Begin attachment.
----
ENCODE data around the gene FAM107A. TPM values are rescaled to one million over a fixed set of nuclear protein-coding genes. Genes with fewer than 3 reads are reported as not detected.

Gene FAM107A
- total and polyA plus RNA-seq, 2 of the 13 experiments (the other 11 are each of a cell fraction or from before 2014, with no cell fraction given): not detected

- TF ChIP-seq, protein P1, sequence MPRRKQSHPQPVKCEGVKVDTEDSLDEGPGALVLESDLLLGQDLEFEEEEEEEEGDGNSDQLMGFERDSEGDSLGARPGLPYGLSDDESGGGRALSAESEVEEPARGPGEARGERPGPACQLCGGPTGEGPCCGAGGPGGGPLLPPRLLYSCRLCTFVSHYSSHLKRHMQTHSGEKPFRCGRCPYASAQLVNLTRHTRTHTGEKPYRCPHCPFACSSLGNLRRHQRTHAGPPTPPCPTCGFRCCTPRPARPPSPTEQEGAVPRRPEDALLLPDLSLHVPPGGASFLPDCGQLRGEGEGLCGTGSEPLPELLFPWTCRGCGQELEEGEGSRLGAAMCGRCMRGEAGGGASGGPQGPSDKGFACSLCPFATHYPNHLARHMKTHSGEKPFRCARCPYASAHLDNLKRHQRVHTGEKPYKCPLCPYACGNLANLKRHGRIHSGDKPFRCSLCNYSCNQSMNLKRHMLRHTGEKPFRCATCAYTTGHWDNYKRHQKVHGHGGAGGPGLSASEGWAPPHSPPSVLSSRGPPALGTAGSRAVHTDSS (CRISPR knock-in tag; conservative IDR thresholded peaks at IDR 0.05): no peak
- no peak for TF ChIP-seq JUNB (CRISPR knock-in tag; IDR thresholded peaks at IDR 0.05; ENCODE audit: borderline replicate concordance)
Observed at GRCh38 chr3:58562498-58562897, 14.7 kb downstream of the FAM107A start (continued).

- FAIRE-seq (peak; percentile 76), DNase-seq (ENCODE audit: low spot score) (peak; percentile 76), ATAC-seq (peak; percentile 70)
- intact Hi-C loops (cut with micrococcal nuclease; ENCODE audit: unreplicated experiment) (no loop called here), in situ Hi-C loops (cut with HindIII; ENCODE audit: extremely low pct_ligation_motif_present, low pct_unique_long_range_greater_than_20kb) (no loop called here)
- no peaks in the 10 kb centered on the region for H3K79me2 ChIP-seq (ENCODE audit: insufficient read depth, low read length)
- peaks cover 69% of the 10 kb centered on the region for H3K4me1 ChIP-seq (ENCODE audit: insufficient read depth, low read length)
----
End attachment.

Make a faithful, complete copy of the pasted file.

ENCODE data around the gene FAM107A. TPM values are rescaled to one million over a fixed set of nuclear protein-coding genes. Genes with fewer than 3 reads are reported as not detected.

Gene FAM107A
- total and polyA plus RNA-seq, 2 of the 13 experiments (the other 11 are each of a cell fraction or from before 2014, with no cell fraction given): not detected

- TF ChIP-seq, protein P1, sequence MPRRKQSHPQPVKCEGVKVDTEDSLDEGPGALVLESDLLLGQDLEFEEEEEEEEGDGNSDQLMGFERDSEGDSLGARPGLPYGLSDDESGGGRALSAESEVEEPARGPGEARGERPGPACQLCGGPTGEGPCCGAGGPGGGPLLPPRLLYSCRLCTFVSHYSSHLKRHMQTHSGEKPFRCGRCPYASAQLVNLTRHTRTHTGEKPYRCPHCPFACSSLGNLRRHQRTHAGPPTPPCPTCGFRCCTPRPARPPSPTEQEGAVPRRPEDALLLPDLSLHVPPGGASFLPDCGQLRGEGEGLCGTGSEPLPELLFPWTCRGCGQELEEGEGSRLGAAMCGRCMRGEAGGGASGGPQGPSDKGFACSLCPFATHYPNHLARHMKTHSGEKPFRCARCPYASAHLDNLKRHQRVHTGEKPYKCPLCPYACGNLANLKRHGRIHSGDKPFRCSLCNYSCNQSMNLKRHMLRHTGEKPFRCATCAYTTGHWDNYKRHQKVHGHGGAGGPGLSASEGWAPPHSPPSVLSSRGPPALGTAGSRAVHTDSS (CRISPR knock-in tag; conservative IDR thresholded peaks at IDR 0.05): no peak
- no peak for TF ChIP-seq JUNB (CRISPR knock-in tag; IDR thresholded peaks at IDR 0.05; ENCODE audit: borderline replicate concordance)
Observed at GRCh38 chr3:58562498-58562897, 14.7 kb downstream of the FAM107A start (continued).

- FAIRE-seq (peak; percentile 76), DNase-seq (ENCODE audit: low spot score) (peak; percentile 76), ATAC-seq (peak; percentile 70)
- intact Hi-C loops (cut with micrococcal nuclease; ENCODE audit: unreplicated experiment) (no loop called here), in situ Hi-C loops (cut with HindIII; ENCODE audit: extremely low pct_ligation_motif_present, low pct_unique_long_range_greater_than_20kb) (no loop called here)
- no peaks in the 10 kb centered on the region for H3K79me2 ChIP-seq (ENCODE audit: insufficient read depth, low read length)
- peaks cover 69% of the 10 kb centered on the region for H3K4me1 ChIP-seq (ENCODE audit: insufficient read depth, low read length)